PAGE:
New “Orie O. Miller Hall of Nations” in Eastern Mennonite University Commons
It is not every Mennonite who gets a “Hall of Nations”—filled with international flags—named after him or her at a Mennonite college. After all, this particular Mennonite died back in 1977, so his donating days are over, which is usually how you get things named after you.
Of course this particular man, Orie O. Miller, donated many many dollars and even more hours to multiple Mennonite institutions that he helped start, all documented with fascinating detail in the Herald Press biography published last year, My Calling to Fulfill: The Orie O. Miller Story, by historian John E. Sharp.
Biographer John Sharp at dedication service.
Almost one hundred years ago, in 1919, Orie was in the first group of nine Mennonite relief workers who went by ship to help refugees in Syria and Lebanon. This propelled him to later explore how Mennonites could help those suffering in Russia after World War I, and he eventually completed some 100 ocean crossings by boat for relief or mission work (before air travel).
The Orie O. Miller Hall of Nations was dedicated last week at Eastern Mennonite University as part of an Anabaptist Leadership Conference. I did not want to miss the service. Ever since I was a little girl I remembered my Mennonite-deacon-father quoting Orie Miller about this, or telling us how Orie Miller had begun that. Like thousands of others of his World War II Mennonite generation, Dad absorbed and conveyed to us the urgency of upholding and teaching peace as a lifestyle to later generations. Dad served four years in Civilian Public Service, the alternative to military service which Orie helped to establish with the U.S. government, because of deep and true understandings that Jesus would not have wanted them to fight in any war.
Edgar Stoesz, on MCC staff for 33 years, chatting with Dr. Lee M. Yoder after the service
I was not disappointed in the dedicatory gathering. I got to hear folks like Edgar Stoesz, who is one of the few living leaders who actually worked with Orie at Mennonite Central Committee at the Akron Pa. headquarters (their working paths crossed there only one year). MCC of course is one of a string of organizations Orie helped begin. Edgar told stories of the kind former co-workers tell, like the time Edgar grew a mustache. NO one liked Edgar’s mustache, least of all his wife, and eventually Edgar admitted it just didn’t work on him and shaved it off on a business trip. Orie, who was sometimes criticized for being stern or humorless, was speaking with Edgar at Edgar’s desk after he returned from his trip. At the end of the conversation Orie started to walk away and then turned, came back, and said “I had to see whether it was gone, or did I just wish it gone?”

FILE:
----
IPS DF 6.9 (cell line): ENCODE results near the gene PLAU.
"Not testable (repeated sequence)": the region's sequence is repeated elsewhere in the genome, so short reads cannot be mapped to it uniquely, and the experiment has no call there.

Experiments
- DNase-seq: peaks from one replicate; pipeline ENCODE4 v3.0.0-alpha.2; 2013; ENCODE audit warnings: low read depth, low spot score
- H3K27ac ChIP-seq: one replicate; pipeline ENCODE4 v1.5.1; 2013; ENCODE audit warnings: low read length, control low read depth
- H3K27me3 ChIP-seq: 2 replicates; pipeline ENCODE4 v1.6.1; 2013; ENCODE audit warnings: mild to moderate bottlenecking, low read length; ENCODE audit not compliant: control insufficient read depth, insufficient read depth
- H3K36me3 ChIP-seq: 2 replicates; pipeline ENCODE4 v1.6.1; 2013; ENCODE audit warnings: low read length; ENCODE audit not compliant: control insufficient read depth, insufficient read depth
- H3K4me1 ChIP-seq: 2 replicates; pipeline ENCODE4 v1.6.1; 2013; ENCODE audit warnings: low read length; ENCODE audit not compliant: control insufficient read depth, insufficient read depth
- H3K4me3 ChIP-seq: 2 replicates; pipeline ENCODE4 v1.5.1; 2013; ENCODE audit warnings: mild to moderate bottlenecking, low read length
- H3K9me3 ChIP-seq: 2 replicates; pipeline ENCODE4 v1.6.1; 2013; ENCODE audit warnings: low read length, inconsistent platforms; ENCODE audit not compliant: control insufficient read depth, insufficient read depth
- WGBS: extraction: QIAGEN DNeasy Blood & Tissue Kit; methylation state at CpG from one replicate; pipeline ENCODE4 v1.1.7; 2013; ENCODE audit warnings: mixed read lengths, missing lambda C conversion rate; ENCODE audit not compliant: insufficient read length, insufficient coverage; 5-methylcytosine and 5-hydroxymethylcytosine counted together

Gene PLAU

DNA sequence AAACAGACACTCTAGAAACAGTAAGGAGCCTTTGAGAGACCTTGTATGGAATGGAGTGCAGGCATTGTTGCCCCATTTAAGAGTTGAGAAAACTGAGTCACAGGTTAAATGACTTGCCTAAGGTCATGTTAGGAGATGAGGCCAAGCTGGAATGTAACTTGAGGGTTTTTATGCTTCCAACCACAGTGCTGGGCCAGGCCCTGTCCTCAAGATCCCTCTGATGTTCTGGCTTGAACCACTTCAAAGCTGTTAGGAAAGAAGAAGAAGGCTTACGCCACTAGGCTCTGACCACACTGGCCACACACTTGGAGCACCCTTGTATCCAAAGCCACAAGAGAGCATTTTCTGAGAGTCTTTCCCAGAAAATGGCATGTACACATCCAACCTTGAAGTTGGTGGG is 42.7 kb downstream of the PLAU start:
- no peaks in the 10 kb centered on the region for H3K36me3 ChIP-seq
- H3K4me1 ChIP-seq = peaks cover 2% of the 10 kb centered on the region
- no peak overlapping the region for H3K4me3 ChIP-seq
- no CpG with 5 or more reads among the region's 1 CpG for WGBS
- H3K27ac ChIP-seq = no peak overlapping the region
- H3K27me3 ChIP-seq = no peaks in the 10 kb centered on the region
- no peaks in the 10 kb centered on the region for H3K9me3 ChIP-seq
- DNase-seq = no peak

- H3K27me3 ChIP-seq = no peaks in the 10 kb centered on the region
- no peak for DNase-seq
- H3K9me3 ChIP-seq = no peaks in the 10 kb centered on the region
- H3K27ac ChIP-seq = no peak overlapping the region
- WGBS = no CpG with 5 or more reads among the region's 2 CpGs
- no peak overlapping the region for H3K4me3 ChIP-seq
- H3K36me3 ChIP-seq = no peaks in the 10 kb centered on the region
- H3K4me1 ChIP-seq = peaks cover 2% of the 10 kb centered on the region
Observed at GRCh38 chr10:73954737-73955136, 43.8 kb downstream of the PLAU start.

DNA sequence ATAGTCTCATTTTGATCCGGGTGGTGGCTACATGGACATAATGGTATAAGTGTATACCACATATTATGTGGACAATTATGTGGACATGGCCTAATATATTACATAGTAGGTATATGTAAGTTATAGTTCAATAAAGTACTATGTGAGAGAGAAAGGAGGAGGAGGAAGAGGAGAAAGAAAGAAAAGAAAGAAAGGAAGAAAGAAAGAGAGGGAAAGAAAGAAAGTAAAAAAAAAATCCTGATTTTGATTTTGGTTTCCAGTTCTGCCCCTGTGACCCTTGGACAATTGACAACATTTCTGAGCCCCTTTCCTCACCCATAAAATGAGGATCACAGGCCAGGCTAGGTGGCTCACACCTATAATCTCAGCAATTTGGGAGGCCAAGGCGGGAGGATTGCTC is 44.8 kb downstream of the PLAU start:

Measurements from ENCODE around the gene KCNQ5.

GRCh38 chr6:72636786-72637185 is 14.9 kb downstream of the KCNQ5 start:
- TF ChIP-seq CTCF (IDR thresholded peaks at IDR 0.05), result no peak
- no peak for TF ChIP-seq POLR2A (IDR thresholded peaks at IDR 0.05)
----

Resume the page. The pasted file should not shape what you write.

Dr. Lee M. Yoder, former EMU vice president and currently chair of the Anabaptist Center of Religion and Society at EMU gave background on how the idea for an Orie O. Miller Hall of Nations came about. Yoder had worked in several international settings where national flags had been used to not only signal international interest and cooperation, but serve as a welcome and affirmation for persons from around the globe—in this case, learners coming to EMU whether as undergrads, grad students, or Summer Peacebuilding Institute (SPI) participants. This hall of colorful flags will certainly be a bright spot of welcome to SPI students and outstanding peaceworkers like eventual Nobel Peace Prize winner Lemayah Gbowee.
Edgar Stoesz gave some advice looking at the example of persons like Orie Miller and Mother Teresa, regarding what one person can do to change the world. If we sometimes wonder about the futility of one person ever doing anything to really make a difference, Edgar encouraged his audience, “Throw back your shoulders and say, ‘I am that person, God helping me.’”
Joe Lapp, former president of EMU, chats with Jerilyn Schrock, marketing manager for Herald Press, at the Anabaptist Leadership Conference book table.
Some of the books on sale at the Anabaptist Leadership Conference included: Overplayed, Changing Lenses, The Spacious Heart, My Calling to Fulfill, Setting the Agenda, Rewilding the Way, Trouble I’ve Seen, the Christians Meeting Muslims series, The Power of All, Fully Engaged, Widening the Circle, Living Thoughtfully Dying Well, Teaching that Transforms, and more.
You can purchase My Calling to Fulfill here.
Melodie Davis, a managing editor at Herald Press, is 2/3 of the way through reading My Calling to Fulfill and plans to give a more thorough review of the book at her blog www.findingharmonyblog.com.